A state easily made charming by its mountains that offer a variety of activities to engage in while enjoying the vistas, Colorado also has plenty of small towns shining with their own charm to deserve a special mention. Along with the incredibly atmospheric downtowns and friendly locals, the unique history and landscapes amount to countless memories to rack up and bring home upon visiting these thirteen most charming small towns of Colorado.
While not the largest, Breckenridge is one of the most visited ski resorts in the whole Western Hemisphere and the most popular of the state. Its history as a mining town can still be seen in the log and clapboard fronted buildings, dating back to the late 19th century. Being situated at the base of the Tenmile Range, the natural beauty around Breckenridge is undeniable. The picturesque mountain scenery, the Blue River, and the wildflowers along the scenic trails made for hiking attract visitors to the town throughout the year.
This town had a unique past as a hunting ground for the Native American Ute people before becoming a booming silver-mining center of the country in the 19th century. With such diverse roots, the buildings from the 1890s now house boutiques, galleries, and eateries of all kinds. There are many outdoor adventures available to engage in with the beautiful mountains, forests, and streams in the area, framed by towering volcanic cliffs.
Regardless of the season, the charming town of Crested Butte, also known as the "wildflower capital of Colorado," is always in full color. The winter's snow contrasts the quintessentially colorful town's buildings, while the fall colors of all shades brighten up the place to make one feel in a daze. The intensifying display of bright flowers as the season warms attracts most tourists for mountain biking, climbing, and hiking during summer. Crested Butte also brims with historic charm as a former mining town, including the National Historic District with colorful Victorian buildings.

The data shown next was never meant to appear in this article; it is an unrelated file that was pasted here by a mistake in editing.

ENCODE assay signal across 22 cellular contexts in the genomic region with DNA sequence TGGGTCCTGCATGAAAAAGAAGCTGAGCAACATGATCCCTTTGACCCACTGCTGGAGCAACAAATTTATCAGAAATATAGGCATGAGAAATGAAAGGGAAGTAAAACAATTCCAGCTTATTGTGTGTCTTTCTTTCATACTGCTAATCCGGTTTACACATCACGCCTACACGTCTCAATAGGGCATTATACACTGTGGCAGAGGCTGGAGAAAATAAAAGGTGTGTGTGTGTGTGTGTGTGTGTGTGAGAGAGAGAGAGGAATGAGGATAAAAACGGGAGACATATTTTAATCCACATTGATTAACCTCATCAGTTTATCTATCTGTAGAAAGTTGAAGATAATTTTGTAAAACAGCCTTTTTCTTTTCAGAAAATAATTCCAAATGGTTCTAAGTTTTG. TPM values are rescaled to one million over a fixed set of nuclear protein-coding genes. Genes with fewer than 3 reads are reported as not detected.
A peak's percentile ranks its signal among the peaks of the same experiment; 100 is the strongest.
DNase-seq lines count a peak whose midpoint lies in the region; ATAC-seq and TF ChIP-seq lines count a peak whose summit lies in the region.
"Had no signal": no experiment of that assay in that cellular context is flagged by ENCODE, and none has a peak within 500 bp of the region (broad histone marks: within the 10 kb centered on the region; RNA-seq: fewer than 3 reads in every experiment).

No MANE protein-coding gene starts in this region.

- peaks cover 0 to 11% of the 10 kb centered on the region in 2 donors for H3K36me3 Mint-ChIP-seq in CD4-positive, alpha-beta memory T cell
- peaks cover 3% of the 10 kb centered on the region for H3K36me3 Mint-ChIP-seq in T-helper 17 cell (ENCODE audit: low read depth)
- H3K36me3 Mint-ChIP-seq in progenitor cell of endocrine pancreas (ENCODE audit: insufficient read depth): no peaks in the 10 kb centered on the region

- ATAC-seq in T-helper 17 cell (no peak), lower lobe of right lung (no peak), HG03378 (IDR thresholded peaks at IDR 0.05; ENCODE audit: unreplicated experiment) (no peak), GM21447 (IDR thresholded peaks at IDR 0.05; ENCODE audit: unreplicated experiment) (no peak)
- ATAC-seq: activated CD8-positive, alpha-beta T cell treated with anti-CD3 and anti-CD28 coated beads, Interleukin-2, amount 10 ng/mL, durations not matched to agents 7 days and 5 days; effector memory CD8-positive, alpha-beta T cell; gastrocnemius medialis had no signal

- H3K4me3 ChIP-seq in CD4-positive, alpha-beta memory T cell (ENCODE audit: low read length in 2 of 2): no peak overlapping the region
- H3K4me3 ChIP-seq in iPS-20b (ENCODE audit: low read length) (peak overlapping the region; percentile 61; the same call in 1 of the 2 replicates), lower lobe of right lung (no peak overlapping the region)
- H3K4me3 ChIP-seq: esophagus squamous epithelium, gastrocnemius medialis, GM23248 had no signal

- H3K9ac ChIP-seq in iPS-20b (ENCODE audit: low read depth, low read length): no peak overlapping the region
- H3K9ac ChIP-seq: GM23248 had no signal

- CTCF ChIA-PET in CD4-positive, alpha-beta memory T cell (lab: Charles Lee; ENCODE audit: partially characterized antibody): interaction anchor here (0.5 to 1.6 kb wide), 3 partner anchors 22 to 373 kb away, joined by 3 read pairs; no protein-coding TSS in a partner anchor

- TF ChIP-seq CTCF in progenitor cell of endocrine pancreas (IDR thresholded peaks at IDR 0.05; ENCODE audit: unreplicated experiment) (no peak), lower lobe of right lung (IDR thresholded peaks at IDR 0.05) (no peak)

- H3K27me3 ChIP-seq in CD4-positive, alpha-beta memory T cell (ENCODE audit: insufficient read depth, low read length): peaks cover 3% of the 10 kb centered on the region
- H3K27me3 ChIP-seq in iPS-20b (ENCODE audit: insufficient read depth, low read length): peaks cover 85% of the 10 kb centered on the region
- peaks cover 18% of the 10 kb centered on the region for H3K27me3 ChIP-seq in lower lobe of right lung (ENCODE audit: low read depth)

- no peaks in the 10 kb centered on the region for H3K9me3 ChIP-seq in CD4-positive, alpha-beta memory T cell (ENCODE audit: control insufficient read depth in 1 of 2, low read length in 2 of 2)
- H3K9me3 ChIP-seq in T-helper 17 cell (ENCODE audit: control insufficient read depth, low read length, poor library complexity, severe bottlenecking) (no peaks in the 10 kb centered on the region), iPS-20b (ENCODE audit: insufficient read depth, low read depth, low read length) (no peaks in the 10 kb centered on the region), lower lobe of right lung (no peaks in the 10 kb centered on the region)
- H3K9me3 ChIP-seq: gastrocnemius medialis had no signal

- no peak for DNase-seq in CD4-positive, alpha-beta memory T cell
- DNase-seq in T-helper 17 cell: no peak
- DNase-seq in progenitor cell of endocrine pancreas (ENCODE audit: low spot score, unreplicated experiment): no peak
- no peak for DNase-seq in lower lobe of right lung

For a good reason, Durango is known as a state's gem, with acres of surrounding forests and wilderness offering a wide variety of natural outings to engage in, such as hiking the 14,000-ft-tall mountains or white-water rafting on the Animas River. Its historic downtown also comes with the main thoroughfare, the Main Avenue, where one can feel a part of an old-time movie in one of the many rustic hotels and saloons lining the streets. Arriving by train will charm even those who claim to have seen it all, with the whole range of the craggy San Juan Mountains on full display behind the town.
Probably most known for inspiring Stephen King's, The Shining with its Edwardian-style Stanley Hotel, those also seeking to explore the charms of the Rocky Mountain National Park, one of the nation's best, have come to the right starting point. From one of the benches, one can take in the vistas of the downtown district with Victorian lights, flowers, and the Riverwalk in the vicinity that contains a sculpture garden. With so much nature around, one can also engage in a full-day horseback-riding adventure, hikes, or bike trips, as well as scenery-ridden skiing during winter.
Georgetown, or the "Silver Queen of the Rockies," is nestled in the Clear Creek Canyon as a former mining town turned into an idyllic getaway with mountain views. The charm is undeniable in its Victorian-styled historic business district that comes with red sandstone sidewalks, specialty shops, and diners. For those curious to see whether the charm was retained from its beginnings in the 19th century, the Hamill House Museum off4rs a viewing into the past complete with furniture and landscaping of local residents. An old-time steam locomotive and the Hotel de Paris Museum provide perfect pastimes for the whole family, while the scenic Georgetown Lake is great for outdoor adventures and picnicking.